Photographs: Getty Images, Neon; Collage: Gabe Conte
When Anatomy of a Fall won this year’s Golden Globe for Best Picture - Non-English Language, director Justine Triet thanked the cast, including Swann Arlaud, whom she called “the sexiest lawyer in the French Alps.” Since the moment the film premiered in late 2023, the internet has similarly been enraptured by the elusive actor, who plays the attorney defending Sandra, the protagonist at the center of the Academy Award-nominated film’s did-she-or-didn’t-she courtroom drama.
“I think he’s not the kind of man we’re used to seeing in movies,” Arlaud suggests to GQ, when asked to pin down his character’s appeal. “He’s in love with Sandra, but he just does not say it. He doesn't try anything. He doesn't think about himself, he's just here for her. I'm not responsible for this, I'm lucky because I was born in this century.”
The 42-year-old grew up in an entertainment family. His mother was a casting director; his father was set designer. Arlaud originally wanted to be a visual artist. Those around him urged him to audition for roles they knew of, and when he found himself feeling lost at 25, he took them up on it. After landing small roles in some miniseries, he went on to star in films like 2018’s By the Grace of God, for which he took home a César Award for Best Supporting Actor.
Before traveling to Norway to film his next project, an adaptation of David Vann's novel Sukkwan Island, Arlaud zoomed in from Paris to talk to GQ about catty French courtrooms, the questions of justice explored in the film, and—bien sûr—his hair-care routine.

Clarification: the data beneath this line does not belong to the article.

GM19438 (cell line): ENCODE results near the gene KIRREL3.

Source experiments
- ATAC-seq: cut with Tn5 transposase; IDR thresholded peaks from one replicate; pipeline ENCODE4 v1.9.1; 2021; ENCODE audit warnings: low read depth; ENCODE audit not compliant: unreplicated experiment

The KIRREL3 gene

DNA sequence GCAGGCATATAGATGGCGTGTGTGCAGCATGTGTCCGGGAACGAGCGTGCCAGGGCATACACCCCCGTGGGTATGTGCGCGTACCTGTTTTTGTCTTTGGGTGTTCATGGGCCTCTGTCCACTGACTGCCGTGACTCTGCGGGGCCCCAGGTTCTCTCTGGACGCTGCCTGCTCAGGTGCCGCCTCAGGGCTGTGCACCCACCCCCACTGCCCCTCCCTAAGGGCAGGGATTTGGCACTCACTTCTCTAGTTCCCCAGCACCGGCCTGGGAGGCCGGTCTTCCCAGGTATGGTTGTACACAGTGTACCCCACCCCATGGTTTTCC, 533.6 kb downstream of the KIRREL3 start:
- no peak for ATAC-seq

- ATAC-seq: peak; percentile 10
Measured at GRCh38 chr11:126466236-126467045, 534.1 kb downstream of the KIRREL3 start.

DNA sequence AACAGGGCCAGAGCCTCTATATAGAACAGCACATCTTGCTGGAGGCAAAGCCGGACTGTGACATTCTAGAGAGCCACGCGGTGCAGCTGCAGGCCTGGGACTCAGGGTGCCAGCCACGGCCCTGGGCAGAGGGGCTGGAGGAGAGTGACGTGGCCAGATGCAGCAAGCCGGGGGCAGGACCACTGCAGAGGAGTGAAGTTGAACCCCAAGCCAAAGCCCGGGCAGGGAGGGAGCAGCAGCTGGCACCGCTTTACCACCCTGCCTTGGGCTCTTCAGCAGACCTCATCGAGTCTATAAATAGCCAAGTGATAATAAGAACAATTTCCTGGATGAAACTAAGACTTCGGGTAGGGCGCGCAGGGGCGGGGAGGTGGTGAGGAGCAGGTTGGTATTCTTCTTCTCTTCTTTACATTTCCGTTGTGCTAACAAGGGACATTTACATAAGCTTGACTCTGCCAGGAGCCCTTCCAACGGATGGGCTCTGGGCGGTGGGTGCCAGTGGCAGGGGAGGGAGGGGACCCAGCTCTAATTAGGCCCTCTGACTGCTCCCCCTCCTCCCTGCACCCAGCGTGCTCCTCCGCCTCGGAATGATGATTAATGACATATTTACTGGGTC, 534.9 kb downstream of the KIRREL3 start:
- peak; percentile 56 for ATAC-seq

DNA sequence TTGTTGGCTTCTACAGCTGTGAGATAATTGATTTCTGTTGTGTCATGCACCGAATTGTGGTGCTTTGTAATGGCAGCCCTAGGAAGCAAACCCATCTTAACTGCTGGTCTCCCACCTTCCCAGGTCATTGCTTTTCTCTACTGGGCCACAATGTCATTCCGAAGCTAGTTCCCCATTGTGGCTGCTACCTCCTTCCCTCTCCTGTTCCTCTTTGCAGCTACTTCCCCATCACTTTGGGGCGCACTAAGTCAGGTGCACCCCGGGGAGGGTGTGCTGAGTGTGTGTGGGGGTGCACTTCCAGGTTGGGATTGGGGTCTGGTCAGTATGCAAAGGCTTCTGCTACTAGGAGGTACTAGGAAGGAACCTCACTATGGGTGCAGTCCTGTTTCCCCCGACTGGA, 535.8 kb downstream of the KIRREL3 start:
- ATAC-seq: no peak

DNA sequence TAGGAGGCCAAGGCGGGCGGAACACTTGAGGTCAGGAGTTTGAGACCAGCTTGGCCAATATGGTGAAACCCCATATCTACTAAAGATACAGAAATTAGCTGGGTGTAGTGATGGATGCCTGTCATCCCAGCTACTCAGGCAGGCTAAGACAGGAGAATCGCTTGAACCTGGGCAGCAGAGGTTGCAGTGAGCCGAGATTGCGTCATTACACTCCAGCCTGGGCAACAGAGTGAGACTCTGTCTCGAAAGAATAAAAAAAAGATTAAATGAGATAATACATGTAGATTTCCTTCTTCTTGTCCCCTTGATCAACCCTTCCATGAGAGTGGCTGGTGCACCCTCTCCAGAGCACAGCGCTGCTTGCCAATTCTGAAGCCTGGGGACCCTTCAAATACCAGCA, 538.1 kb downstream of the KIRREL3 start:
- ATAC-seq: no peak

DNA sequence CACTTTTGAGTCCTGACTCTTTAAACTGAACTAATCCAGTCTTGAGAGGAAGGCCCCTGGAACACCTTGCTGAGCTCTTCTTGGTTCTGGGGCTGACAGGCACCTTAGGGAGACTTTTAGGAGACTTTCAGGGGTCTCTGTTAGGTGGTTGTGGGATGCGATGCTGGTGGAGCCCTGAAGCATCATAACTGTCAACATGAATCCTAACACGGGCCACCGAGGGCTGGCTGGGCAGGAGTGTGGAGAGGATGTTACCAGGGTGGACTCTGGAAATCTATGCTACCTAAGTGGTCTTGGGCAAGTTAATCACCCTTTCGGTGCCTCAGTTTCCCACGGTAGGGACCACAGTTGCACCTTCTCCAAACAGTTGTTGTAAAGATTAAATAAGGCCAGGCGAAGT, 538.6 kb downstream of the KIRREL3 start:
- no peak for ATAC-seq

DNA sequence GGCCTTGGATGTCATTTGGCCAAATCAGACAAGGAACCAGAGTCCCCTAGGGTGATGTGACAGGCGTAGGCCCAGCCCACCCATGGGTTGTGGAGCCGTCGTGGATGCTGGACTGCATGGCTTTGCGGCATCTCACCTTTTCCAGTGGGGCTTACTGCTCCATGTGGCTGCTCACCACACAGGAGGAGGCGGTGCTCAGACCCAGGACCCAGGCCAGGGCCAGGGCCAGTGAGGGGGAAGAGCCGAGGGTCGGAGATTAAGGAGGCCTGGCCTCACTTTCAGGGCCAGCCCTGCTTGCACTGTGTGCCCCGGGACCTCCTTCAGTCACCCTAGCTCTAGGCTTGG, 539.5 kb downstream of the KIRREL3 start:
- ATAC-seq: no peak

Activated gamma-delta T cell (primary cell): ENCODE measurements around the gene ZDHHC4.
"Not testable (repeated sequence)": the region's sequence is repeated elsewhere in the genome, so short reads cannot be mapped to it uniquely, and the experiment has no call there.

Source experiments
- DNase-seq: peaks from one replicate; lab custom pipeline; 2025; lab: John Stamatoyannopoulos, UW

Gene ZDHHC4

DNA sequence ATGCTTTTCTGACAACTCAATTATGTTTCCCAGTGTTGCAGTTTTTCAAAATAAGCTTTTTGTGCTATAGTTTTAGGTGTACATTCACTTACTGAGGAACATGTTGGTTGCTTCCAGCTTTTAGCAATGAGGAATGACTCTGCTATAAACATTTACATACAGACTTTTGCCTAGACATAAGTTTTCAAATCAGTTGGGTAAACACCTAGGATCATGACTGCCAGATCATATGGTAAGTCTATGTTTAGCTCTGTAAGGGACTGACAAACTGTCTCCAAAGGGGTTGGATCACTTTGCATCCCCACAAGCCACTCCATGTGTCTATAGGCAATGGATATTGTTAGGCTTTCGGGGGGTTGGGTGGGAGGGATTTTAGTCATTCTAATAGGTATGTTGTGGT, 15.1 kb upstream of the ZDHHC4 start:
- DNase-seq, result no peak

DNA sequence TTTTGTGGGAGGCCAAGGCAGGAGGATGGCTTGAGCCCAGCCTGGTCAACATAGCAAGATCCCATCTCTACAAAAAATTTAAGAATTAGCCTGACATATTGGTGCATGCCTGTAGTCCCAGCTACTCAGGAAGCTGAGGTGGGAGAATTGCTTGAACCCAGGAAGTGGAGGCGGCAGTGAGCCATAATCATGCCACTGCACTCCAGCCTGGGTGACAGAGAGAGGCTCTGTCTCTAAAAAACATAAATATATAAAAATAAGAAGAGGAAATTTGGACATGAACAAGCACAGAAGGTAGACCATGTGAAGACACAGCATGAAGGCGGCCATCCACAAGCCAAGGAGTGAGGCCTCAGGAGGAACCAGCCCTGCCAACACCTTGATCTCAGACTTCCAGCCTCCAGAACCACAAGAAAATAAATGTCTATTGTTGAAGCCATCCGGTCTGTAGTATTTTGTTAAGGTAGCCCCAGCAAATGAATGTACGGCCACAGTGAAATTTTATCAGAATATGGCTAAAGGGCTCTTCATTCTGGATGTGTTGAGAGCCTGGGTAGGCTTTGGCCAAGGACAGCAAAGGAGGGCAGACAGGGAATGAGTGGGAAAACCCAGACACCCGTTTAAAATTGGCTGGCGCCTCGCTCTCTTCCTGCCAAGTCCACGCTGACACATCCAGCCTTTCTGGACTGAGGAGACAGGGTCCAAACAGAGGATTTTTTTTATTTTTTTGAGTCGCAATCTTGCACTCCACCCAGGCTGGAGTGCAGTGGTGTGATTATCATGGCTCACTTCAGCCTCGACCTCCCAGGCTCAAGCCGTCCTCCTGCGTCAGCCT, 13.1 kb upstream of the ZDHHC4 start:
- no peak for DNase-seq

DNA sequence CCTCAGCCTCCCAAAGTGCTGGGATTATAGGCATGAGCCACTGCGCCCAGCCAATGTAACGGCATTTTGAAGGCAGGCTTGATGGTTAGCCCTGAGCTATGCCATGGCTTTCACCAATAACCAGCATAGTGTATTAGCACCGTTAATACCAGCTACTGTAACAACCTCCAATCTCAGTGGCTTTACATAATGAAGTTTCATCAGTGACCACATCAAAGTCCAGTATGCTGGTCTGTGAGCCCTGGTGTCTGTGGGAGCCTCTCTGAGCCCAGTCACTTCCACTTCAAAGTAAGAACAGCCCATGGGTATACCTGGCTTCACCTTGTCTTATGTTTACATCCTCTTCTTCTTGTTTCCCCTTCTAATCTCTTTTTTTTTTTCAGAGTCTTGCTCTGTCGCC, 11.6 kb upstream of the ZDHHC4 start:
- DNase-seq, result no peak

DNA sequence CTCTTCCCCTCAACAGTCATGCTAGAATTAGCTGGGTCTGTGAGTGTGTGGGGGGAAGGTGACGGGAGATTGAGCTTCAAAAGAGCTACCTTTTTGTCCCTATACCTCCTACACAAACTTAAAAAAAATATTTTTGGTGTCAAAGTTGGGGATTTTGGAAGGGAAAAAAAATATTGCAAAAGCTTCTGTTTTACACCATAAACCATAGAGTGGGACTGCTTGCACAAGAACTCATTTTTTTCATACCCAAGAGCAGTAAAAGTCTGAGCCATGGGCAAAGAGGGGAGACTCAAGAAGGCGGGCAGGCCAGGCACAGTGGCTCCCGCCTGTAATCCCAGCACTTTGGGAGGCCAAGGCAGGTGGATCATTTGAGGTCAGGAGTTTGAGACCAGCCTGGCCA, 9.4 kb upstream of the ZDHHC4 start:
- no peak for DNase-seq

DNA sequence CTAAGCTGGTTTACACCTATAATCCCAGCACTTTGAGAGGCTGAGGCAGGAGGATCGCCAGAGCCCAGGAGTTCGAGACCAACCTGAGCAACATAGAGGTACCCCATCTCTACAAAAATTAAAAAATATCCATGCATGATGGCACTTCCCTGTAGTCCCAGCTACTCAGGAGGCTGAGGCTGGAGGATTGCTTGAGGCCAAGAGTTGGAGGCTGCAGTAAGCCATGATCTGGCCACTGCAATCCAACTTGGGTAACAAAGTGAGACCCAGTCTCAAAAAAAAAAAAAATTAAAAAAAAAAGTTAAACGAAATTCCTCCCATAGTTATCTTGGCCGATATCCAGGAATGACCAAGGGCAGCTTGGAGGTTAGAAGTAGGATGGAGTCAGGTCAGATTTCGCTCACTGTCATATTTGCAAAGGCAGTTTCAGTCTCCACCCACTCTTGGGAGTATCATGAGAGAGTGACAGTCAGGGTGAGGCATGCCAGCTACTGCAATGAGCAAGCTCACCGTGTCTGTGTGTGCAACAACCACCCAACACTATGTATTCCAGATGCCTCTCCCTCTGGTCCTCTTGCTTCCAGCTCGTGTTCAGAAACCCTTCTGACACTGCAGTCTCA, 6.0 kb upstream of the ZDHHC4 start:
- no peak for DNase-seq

When you read the screenplay, which scene made you want to be in this film?
There was no particular scene. It's really exciting to play a lawyer. I think that was the first reason. And of course, the script was so brilliant. I think lawyers are actors in a way—they have to build the story, believe it, and convince people, so they have to play a part. As an actor, we are also lawyers, because we have to defend our character.
Are French courtrooms accurately depicted in the movie? People were talking about how the courtroom scenes felt like reality TV, in terms of how catty the lawyers get. Is it like that or is it much more procedural?
No, I think it's like that. I think the difference [compared to courtrooms in other countries] is that in France you can speak whenever you want. When the other lawyer is leading or is talking you say, “No, no, I don't agree! What are you talking about?” You can have verbal fights.
This is French, and it's kind of a mess. The whole scene is a mess. Maybe Justine took some liberties about the prosecutor, because I think normally maybe they have a bit less movement. She wanted to show the contrast between the two lawyers. She wanted the prosecutor to be [really] nasty. He's moving like an animal. Also, the defense is on the ground, but the prosecutor and the judge are on a higher level, so they are judging them.
You’ve worked on a lot of shows and films about crime and justice. What draws you to these projects?